In response to the growing housing crisis in Island County, a South Whidbey nonprofit organization has stepped up to the plate and formed a working group to address this need.
Since April, the group convened by Goosefoot Community Fund has been meeting to discuss possible solutions. One point of interest that has been identified is a gap in workforce housing for renters making less than 80% of area median income in Island County.
“That’s a hard nut to crack,” Goosefoot Finance Director Rose Hughes said. “And there aren’t a lot of other organizations focusing on that particular challenge, and that’s what this organization is there for.”
The new housing organization will establish itself under Goosefoot’s fiscal sponsorship. Eventually, it will become an independent entity with some continued financial and staff support from Goosefoot.
About half of the new group’s current members are, or have been, involved with Goosefoot in some way. Members reside on Central and South Whidbey and they have expertise in affordable housing, development, financing, construction management and fundraising.
So far, the group has focused its energy on a project in Langley. It has engaged in an initial feasibility study to see how the city’s new multifamily infill code applies to the property, which is located at Second Street and DeBruyn Avenue. JR and Cally Fulton approached Goosefoot in early 2022, offering to sell the two lots.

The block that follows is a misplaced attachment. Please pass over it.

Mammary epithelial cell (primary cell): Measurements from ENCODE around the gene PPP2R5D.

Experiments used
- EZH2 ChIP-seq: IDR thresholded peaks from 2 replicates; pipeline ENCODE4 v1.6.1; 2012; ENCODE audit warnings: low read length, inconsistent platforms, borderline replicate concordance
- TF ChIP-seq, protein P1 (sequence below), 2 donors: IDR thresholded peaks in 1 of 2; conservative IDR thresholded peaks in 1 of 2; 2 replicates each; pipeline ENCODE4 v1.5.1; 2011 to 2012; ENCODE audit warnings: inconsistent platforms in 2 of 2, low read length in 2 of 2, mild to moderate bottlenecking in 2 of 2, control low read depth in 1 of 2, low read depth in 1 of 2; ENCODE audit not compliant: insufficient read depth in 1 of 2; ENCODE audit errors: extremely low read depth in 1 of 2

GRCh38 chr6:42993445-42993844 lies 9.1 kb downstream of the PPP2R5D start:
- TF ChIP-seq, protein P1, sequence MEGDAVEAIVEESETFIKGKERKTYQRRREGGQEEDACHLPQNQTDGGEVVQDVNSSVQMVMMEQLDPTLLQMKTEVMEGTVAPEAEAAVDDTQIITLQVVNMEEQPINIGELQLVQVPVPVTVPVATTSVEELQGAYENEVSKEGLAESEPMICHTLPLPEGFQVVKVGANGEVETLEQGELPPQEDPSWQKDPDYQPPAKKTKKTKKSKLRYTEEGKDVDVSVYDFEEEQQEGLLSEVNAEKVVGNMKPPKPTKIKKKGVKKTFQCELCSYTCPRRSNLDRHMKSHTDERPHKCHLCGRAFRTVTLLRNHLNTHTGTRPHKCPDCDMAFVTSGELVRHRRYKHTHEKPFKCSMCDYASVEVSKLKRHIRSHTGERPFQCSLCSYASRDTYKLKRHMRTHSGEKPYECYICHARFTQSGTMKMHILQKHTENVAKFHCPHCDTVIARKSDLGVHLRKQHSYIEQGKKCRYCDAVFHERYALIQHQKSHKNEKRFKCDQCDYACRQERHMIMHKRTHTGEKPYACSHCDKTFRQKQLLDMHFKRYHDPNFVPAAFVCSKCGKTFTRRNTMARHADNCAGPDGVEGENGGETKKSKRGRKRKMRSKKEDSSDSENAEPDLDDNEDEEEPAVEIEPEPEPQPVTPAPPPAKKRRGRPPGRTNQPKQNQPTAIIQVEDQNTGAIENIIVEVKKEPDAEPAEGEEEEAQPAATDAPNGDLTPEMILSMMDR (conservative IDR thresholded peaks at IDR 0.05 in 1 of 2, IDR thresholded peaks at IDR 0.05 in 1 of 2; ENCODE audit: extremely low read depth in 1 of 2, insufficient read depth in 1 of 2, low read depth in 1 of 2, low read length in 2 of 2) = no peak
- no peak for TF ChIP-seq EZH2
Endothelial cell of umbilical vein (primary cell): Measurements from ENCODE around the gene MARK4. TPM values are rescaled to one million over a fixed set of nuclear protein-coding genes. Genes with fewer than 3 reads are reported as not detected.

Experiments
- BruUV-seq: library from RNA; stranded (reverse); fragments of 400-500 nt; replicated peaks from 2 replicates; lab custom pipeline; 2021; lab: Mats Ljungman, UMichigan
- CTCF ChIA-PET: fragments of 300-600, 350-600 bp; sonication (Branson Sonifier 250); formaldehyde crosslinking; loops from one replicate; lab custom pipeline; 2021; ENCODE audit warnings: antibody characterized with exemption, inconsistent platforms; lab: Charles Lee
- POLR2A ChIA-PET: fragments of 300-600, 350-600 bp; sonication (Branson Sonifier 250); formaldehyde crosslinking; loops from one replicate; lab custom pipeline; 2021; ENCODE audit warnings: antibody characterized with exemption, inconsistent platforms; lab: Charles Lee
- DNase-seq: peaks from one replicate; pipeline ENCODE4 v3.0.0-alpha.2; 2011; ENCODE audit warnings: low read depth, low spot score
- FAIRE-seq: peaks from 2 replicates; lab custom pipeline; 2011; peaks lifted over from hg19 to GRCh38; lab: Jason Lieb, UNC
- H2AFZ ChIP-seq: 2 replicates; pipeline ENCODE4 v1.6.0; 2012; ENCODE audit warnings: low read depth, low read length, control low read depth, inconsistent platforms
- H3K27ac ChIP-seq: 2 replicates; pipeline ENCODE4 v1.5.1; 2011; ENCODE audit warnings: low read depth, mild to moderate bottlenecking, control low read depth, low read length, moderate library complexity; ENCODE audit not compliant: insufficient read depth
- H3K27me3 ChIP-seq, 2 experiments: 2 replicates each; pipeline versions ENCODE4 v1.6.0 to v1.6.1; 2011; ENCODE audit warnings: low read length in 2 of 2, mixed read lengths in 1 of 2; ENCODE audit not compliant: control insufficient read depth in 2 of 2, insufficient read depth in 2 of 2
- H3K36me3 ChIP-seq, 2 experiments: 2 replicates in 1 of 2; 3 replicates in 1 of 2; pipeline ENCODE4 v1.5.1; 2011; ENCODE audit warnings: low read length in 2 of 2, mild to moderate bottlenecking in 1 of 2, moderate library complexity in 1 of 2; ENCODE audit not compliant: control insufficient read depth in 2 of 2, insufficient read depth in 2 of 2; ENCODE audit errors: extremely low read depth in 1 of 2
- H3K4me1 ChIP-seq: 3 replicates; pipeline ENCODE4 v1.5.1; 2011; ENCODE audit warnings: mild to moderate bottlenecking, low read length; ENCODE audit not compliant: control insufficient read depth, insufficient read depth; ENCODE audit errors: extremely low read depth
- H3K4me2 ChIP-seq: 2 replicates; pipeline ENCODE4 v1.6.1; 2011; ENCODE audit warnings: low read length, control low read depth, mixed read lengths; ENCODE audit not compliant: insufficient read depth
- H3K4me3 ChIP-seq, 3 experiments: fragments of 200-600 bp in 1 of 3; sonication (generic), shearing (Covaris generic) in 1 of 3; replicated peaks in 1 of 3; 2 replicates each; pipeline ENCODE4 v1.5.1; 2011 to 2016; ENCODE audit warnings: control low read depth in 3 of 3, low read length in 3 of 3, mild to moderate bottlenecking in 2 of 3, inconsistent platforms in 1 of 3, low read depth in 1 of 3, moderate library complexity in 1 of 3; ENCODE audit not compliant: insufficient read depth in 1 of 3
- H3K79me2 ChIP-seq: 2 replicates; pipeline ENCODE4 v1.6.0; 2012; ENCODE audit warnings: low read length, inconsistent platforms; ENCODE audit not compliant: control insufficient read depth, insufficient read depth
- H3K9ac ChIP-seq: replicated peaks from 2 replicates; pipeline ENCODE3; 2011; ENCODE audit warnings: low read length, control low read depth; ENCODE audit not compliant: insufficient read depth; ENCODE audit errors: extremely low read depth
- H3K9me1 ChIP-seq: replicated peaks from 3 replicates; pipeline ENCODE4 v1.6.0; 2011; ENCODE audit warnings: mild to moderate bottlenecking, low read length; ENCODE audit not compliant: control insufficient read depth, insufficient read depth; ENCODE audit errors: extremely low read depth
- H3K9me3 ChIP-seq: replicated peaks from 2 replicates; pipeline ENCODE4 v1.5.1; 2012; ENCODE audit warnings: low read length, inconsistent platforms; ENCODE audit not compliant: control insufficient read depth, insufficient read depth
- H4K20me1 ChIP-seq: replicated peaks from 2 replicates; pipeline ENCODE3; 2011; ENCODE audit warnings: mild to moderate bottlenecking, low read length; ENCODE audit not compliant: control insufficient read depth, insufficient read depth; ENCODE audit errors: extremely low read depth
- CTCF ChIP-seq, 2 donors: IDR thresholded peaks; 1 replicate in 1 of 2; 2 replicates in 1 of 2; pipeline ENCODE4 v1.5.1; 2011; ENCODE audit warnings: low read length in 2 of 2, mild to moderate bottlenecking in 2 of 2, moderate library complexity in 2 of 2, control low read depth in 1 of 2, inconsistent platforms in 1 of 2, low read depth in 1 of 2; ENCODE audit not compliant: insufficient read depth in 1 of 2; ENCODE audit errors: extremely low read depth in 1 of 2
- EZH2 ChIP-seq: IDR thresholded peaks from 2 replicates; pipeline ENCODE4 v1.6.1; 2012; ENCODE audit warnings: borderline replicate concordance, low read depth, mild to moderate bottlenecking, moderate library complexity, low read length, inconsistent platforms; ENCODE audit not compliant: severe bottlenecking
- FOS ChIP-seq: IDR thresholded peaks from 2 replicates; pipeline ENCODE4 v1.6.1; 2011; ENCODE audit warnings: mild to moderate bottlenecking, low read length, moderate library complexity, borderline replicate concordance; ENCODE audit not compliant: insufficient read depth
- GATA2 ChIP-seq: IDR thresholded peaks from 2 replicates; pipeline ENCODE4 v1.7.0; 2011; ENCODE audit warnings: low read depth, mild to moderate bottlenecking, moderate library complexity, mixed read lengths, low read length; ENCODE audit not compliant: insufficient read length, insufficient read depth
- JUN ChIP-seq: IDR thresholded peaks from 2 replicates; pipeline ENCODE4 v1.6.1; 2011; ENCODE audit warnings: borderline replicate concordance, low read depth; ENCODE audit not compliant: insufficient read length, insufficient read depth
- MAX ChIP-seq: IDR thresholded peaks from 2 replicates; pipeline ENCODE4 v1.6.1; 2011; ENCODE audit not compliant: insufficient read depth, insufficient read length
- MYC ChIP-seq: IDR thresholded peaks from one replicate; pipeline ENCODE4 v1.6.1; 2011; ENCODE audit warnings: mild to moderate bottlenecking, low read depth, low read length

Under the current code, 12 to 15 units of 2- to 3-bedroom apartments in three buildings are allowed between the two parcels of land.
Hughes said the goal of the working group is to develop a model process for how to assess the feasibility of any project, which will differ from site to site.
“Rural areas, it’s now being recognized, have as much of an affordable housing problem as suburban and urban areas do and we have fewer tools in terms of these financing mechanisms,” she said.
Although it isn’t seeking to duplicate any one program, Goosefoot has been researching similar housing organizations around the area and taken some inspiration from Housing Lopez, a grassroots effort to house the working people of Lopez Island. Housing Lopez has completed six rental units for people making between 30 to 115% of area median income, and has 45 more in the pipeline.
“That’s an example of a small island community showing that it can be done,” Hughes said.
Previously, Goosefoot worked with a group of Bayview Rural Area of Intensive Development, or RAID, landowners to look at the possibility of building affordable multi-family housing in the area near Highway 525. The Bayview project is where the Fultons first got involved with Goosefoot.
“While we’d like to continue exploring what we can do in the Bayview RAID, we’ve got this property in Langley where we have a lot already in place,” said Goosefoot Executive Director Sandy Whiting.
Hughes explained that the Langley parcels are pretty much ready to go, since they are located on a relatively flat site with no steep slopes, wetlands or concerns with critical areas or significant tree coverage.
“We feel confident that we will come up with site-appropriate solutions to be able to build housing affordably in the RAID,” she said.